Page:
On exemptions, the City rejected CSS’s characterization, explaining that while a protected characteristic under the ordinance like disability may be taken into account when considering the best interest of the child at the placement stage, this was separate from the certification stage for individuals applying to be able to become foster parents, in which there were no exemptions to the City’s anti-discrimination policy. Furthermore, disability was only taken into account to the extent that state law requires a special license for fostering children with disabilities and this is not discrimination but is instead specialization to meet a child’s need. Furthermore, Smith, the City argued, did not say that there cannot be exemptions but rather prohibits those exemptions from being given out in a discriminatory fashion (i.e. the government cannot provide relief to someone who abstains from work on Saturday for family reasons but reject relief for the Sabbath observer abstaining from work).

On the nature of the City’s interest, Justice Kavanaugh argued that it was the City that had created the clash by not accommodating CSS in this single instance and that CSS had never been approached by a same-sex couple for certification. The City countered that any single accommodation would always look reasonable on its own so this would be an unworkable standard. The City explained that there was a strong interest against stigmatization, which it must vindicate regardless of whether same-sex couples approach CSS, and that the Court has never found that the government must first wait for something to occur before prohibiting it. The City characterized its interest as two-fold: maximizing the number of families who can foster children in state care and preventing discrimination. On the latter point, CSS and several conservative justices attempted to distinguish among different types of anti-discrimination interests to show that, even under Sherbert’s strict scrutiny, the City would lose because its anti-discrimination interest was not compelling. When asked whether, under CSS’s proposed rule, the City could refuse to contract with agencies that stated they had a strongly held religious belief against interracial marriage, CSS argued that Loving and other cases made it clear that the government has a unique interest in preventing racial discrimination and that the Court had not said the same about LGBTQ discrimination. Justice Alito stated that the interest in preventing discrimination against LGBTQ people must be less compelling than preventing racial discrimination because, in Obergefell, the Court found that there were “honorable and respectable reasons for continuing to oppose same-sex marriage” but the Court would never say the same thing about interracial marriage.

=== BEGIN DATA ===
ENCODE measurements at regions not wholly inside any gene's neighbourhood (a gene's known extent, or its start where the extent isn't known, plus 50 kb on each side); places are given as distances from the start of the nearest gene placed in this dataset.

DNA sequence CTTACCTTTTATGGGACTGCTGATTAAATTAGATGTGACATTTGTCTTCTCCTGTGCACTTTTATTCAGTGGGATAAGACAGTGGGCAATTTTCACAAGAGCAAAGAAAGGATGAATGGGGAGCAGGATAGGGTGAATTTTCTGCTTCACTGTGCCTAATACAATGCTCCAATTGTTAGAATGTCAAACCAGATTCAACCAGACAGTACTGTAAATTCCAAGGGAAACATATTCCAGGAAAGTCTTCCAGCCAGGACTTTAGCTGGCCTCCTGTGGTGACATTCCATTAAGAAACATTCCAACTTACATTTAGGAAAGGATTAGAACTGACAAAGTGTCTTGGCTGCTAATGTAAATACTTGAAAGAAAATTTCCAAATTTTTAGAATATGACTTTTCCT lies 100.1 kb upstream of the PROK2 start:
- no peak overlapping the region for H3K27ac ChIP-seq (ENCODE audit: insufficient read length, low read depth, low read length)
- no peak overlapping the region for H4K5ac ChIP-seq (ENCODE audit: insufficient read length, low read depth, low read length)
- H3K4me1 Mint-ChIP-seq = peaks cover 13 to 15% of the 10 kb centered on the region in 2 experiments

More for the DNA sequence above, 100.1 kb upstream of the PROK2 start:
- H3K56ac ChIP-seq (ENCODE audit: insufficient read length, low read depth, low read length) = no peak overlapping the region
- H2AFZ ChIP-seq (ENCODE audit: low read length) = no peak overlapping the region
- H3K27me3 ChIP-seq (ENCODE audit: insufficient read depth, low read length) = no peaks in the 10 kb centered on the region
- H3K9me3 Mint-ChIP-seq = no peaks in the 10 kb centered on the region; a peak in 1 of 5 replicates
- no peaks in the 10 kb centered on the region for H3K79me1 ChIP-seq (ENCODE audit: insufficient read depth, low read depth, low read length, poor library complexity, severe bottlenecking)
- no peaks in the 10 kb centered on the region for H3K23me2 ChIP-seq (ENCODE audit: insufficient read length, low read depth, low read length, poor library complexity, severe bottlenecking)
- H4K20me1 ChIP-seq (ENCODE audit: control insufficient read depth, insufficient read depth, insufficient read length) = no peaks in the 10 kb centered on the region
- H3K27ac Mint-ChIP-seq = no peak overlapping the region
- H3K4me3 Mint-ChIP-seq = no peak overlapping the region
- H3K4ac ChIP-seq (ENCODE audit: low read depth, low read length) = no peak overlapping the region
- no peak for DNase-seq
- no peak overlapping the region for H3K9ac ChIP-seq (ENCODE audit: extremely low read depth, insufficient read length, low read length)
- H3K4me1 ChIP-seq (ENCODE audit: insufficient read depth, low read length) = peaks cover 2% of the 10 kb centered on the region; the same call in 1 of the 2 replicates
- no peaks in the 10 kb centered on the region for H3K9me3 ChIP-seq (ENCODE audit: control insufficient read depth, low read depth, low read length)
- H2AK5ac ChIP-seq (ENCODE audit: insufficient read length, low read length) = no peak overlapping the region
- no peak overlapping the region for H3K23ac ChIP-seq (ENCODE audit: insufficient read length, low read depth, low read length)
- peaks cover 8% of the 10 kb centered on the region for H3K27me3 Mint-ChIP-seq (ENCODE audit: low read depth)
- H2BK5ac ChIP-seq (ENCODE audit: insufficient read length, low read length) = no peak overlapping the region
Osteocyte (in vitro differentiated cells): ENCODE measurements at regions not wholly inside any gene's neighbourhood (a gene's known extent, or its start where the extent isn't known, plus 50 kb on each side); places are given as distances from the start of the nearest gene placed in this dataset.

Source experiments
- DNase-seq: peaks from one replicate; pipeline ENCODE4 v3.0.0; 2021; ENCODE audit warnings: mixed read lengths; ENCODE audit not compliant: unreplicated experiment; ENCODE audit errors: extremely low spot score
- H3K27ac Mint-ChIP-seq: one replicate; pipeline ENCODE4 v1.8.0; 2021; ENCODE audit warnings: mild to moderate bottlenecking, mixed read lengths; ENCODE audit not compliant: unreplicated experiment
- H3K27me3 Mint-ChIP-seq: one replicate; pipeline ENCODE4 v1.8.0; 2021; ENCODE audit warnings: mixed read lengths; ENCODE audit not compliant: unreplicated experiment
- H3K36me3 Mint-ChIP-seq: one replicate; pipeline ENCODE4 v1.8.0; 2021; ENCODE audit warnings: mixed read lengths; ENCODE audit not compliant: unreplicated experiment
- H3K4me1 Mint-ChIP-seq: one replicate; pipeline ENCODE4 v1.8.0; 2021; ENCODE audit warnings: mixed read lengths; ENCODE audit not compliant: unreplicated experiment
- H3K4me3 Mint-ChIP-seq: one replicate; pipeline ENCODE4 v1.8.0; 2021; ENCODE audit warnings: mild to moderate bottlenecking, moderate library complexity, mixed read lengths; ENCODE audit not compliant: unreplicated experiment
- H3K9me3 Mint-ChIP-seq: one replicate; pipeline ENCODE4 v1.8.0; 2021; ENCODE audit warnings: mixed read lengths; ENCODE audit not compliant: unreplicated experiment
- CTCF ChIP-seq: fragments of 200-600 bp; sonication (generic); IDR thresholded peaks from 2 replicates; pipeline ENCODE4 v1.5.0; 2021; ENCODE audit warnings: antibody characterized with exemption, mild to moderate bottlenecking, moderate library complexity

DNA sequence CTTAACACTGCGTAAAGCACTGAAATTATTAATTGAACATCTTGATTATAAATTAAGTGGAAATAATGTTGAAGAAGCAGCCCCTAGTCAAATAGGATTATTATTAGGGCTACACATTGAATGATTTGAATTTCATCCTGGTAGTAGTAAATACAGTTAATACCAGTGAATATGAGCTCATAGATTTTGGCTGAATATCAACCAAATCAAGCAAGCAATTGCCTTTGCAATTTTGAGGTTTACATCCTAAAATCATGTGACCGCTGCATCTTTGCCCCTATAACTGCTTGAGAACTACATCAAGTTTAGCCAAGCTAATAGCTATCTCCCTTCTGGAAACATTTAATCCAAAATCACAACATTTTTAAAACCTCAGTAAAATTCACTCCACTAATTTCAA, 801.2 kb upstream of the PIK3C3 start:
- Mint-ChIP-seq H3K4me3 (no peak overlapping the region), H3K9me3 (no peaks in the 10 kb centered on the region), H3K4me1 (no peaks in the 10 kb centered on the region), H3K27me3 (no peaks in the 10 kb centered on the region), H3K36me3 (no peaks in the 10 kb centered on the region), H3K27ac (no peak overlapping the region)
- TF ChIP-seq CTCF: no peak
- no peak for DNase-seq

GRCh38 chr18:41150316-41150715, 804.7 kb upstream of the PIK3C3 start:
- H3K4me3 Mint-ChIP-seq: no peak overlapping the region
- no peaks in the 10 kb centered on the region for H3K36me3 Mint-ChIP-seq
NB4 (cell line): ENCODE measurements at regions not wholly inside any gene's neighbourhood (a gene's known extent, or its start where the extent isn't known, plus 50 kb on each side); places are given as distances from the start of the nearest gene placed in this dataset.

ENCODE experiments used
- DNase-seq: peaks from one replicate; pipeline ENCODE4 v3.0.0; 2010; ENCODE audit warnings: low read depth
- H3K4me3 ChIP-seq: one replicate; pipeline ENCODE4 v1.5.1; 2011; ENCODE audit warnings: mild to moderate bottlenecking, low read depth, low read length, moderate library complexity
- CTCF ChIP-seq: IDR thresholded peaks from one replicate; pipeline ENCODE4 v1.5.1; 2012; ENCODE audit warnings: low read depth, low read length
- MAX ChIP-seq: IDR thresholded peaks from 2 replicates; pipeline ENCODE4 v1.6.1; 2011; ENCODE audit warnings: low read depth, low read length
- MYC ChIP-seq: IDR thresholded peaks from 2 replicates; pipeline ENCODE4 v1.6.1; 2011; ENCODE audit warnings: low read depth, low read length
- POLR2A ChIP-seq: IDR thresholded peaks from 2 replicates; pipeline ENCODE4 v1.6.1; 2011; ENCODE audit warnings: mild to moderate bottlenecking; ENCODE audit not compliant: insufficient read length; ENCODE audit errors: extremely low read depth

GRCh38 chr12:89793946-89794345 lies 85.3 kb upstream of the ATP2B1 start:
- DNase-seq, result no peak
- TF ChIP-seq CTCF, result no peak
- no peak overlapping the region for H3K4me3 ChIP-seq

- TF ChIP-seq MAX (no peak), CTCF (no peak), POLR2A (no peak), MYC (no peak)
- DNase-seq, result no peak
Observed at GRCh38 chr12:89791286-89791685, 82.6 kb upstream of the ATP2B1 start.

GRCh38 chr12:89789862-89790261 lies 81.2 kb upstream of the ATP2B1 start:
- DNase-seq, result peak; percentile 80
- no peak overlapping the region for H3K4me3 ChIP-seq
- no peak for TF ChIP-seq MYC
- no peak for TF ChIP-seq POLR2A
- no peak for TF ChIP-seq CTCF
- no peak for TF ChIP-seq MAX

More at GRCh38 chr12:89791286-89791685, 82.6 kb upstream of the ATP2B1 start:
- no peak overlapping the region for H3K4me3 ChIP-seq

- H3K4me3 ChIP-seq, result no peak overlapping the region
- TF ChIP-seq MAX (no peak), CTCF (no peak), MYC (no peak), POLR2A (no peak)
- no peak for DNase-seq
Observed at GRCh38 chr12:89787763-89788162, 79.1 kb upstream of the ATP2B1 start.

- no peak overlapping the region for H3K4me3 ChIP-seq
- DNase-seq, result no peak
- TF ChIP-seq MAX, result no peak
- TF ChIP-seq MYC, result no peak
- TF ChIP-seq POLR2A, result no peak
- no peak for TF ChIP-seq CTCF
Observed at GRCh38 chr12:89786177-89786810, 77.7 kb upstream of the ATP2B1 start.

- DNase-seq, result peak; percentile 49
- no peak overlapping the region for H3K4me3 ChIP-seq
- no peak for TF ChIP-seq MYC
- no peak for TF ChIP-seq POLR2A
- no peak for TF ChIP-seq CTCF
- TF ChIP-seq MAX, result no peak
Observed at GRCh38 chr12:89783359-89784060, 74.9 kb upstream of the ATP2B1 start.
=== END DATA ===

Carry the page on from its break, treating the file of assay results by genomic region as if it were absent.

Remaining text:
This line of questioning—and the more general free exercise challenge posed by this case—shows the limitations of not just Obergefell but of other more recent LGBTQ victories, like Bostock this summer. Justice Alito stated that the entire debate over whether Smith controlled showed just how much “stability” the current regime lacked and thus counseled in favor of reaching the broader constitutional question of overturning Smith rather than avoiding it. While CSS is likely to prevail before the Court’s new conservative super-majority, it is unclear after oral argument that a majority of justices were willing to go as far as Justice Alito and use this case to overturn Smith when there are clear off-ramps to avoid doing so, especially because of the complication of CSS’s contracting relationship with the City. But, if it finds that Smith does not control, the Court will only strengthen the argument against Smith’s workability and make it more likely that, in a case with cleaner facts, Smith will be overturned.

(Oral arguments are available here.)